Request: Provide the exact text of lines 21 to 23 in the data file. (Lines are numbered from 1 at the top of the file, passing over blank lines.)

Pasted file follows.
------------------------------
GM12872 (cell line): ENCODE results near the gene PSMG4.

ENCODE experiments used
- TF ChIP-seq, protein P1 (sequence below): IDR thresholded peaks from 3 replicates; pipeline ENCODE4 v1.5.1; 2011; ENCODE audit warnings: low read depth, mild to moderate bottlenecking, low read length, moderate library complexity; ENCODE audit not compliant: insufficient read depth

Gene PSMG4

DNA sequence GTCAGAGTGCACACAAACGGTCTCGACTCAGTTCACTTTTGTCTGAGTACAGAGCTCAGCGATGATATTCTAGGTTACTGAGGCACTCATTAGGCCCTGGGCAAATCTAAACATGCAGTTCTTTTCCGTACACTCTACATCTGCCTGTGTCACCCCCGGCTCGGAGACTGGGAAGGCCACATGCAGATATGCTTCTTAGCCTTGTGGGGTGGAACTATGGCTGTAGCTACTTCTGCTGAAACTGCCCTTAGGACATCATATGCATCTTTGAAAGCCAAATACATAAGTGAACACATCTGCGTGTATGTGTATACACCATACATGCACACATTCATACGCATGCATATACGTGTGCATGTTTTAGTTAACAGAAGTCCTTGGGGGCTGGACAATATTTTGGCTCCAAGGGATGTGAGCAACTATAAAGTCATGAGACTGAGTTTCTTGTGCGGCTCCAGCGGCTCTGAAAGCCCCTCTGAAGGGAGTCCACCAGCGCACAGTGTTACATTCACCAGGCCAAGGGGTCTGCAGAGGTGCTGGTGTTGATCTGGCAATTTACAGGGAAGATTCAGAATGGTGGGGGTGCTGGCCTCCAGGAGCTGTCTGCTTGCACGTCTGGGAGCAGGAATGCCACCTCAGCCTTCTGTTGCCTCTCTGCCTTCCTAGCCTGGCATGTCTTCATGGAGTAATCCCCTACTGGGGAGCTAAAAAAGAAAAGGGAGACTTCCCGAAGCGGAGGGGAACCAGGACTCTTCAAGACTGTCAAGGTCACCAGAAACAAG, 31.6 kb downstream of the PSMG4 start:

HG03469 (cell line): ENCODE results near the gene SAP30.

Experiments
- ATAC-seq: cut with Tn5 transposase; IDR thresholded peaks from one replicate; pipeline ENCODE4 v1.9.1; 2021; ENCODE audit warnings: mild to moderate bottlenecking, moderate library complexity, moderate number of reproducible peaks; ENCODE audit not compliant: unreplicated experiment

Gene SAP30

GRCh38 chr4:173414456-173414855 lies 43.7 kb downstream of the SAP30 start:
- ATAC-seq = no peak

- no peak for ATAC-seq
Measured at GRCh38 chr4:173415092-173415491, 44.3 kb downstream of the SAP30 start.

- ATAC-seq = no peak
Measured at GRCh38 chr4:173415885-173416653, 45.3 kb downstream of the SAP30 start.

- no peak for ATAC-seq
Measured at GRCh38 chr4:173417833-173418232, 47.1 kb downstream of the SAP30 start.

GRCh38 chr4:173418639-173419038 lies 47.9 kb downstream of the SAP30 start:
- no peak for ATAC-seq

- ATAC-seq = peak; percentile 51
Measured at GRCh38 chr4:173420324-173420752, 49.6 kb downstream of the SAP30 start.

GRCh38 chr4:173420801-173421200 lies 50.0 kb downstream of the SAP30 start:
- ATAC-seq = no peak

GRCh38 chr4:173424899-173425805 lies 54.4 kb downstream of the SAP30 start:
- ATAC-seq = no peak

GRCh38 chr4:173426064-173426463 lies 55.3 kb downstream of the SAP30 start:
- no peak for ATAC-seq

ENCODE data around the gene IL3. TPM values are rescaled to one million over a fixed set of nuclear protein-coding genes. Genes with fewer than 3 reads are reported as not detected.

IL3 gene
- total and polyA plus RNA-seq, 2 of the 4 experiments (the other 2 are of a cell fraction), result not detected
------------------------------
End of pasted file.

Measured at GRCh38 chr4:173420324-173420752, 49.6 kb downstream of the SAP30 start.

GRCh38 chr4:173420801-173421200 lies 50.0 kb downstream of the SAP30 start:
- ATAC-seq = no peak